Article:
[P2P-F] the pope on youth unemployment

Michel Bauwens michel at p2pfoundation.net
Wed Jun 8 01:48:48 CEST 2016

---------- Forwarded message ----------
From: Marie Venner <mvenner at vennerconsulting.com>
Date: Wed, Jun 8, 2016 at 3:01 AM

The Permanent Observer to the United Nations in Geneva, Mgr. Jurkovič, has
revealed that too many young people remain jobless and things have still
not picked up since the start of the economic crisis. A capacity for
innovation is crucial if there is to be a transition from a speculative
economy to a social economy that places the human person, their qualities
and education at the centre. Technology should also be used to serve man,
while working hours and salaries must respect criteria of equality and
justice. Environmental disasters are also harming jobs


The Vatican raises the alarm about the high rate of unemployment worldwide.

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“The information contained in the reports and analyses of this Organization
regarding the inability to create a sufficient number of dignified and
stable jobs is a cause of serious concern.” The international community
must therefore do more to create new jobs and boost employment, especially
among the young. The Permanent Observer to the United Nations in Geneva,
Mgr. Ivan Jurkovič expressed this concern, addressing the 105th session of
the International Labour Conference organised by the International Labour
Organisation (ILO), which has been taking place over the past couple of

The Holy See representative was particularly keen to raise “the pressing
issue of youth unemployment. Despite a mild recovery in the 2012-2014
period, the youth unemployment rate remains well above its pre-crisis
level. For millions of young people around the world finding a decent job
is still a lengthy hard struggle. As Pope Francis reminds us, ‘we cannot
resign ourselves to losing a whole generation of young people who don’t
have the strong dignity of work’.” Mgr. Jurkovič was referring to a speech
the Pope gave during his visit to the Italian dioceses of Campobasso and
Isernia in July 2014, where he honed in on the issue of youth unemployment.
On that occasion, the Pope stated amongst other things: “It is sad to find
“neither-nor” young people. What does it mean, this “neither-nor”? They
neither study because they cannot, they do not have the means, nor work.
And this is the challenge that all of us in the community must defy. We
must go forward to defy this challenge! We cannot resign ourselves to
losing a whole generation of young people who do not have the powerful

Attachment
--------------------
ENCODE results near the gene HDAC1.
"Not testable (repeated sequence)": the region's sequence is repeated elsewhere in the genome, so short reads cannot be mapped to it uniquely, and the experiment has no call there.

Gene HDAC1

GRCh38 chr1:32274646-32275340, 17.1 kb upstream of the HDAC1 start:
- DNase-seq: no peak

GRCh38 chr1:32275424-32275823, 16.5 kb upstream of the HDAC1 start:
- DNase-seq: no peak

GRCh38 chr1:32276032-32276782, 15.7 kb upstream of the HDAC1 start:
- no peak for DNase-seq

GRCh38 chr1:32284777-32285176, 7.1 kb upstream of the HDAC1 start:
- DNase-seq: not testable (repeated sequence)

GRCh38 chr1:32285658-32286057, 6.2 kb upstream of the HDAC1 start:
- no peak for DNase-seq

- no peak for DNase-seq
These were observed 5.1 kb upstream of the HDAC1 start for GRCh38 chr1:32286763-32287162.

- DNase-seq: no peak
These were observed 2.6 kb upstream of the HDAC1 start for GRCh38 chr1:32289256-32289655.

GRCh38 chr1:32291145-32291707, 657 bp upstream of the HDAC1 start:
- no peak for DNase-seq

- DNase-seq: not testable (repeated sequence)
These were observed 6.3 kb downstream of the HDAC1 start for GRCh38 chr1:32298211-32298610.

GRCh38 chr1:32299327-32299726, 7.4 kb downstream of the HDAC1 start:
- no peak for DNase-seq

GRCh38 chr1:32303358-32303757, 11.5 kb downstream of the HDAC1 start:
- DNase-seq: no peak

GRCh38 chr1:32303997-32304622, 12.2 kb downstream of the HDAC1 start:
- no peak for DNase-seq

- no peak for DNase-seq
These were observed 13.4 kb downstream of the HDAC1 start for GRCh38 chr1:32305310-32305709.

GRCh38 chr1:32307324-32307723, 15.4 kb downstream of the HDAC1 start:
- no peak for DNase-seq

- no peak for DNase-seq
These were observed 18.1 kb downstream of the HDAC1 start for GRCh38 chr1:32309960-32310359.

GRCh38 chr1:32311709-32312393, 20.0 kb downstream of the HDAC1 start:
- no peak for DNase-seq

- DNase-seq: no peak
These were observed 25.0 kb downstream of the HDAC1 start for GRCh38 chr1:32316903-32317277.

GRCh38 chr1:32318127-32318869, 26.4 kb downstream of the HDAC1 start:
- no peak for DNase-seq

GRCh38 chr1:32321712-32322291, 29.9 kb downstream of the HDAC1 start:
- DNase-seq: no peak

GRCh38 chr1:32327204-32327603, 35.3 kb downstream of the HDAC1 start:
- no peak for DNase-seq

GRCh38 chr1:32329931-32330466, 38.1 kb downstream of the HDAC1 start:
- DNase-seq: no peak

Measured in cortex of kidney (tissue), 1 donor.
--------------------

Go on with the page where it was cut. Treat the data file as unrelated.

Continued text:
dignity of work! Work gives us dignity, and all of us need to do everything
possible so as not to lose a generation of young people.”

“A generation without work,” Francis added, “is a loss for their homeland
and for future humanity. We must fight against this. And help one another
to find a way of solution, of aid, of solidarity. Young people are
courageous, I have said this, the young have hope and — third — the young
have the capacity for solidarity. And this word solidarity is a word that
the world today does not like to hear. Some people think that it is a bad
word. No, it is not a bad word, it is a Christian word: go forward with
your brother and sister to help them overcome problems. Courageous, with
hope and with solidarity.”

Taking Francis’ magisterium as the starting point, the Apostolic Nuncio to
the United Nations in Geneva asked the international community to set
itself the goal of creating a substantial number of jobs based on the
principle of subsidiarity, ensuring a recovery “that allows each individual
and each business to be the protagonist of the development of society as a
whole”; this is a moral duty, Mgr. Jurkovič added. Naturally, in order to
achieve goal like this, certain choices need to be made. Amongst these, the
Holy See mentioned the development of economic models that are more
inclusive and not aimed at serving the interests of a few but the ensuring
the good of ordinary people and society as a whole. The idea is to move
away from a speculative economy and towards a social economy that “invests
in persons by creating jobs and providing training”.

As such, alternative solutions that make it possible to link economic
growth to wellbeing and employment need to be found. Technology itself
needs to be placed “at the service of the common good” which “includes
decent work for everyone”. This is why we urgently need to leave a purely
consumerist mentality behind as human beings end up being “considered as
consumer goods, which can be used and thrown away”.

Work on the contrary needs to be decent, sustainable for workers,
employers, governments, communities and the environment. Jurkovič also
talked about globalisation of the economy which led to the spread of
supranational production and distribution systems which, however, risk
harming salaries and working hours – creating an imbalance in the
employer-employee relationship – just for the sake of beating competition.
In such a system, working hours and salaries become the two variables
producers use as leverage to stay in the market. This often means lower
salaries and longer working hours. Hence, salaries must not be “left solely
to the whim of the market, but must be influenced by justice and equity”.
Finally, the Holy See representative touched on the issue of climate change
and “the negative impacts on economic and social development in general and
on enterprises and workers” as many businesses and workplaces are left
devastated by natural disasters, with a consequent reduction in the
possibility of having an income.

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Alcuni diritti riservati.

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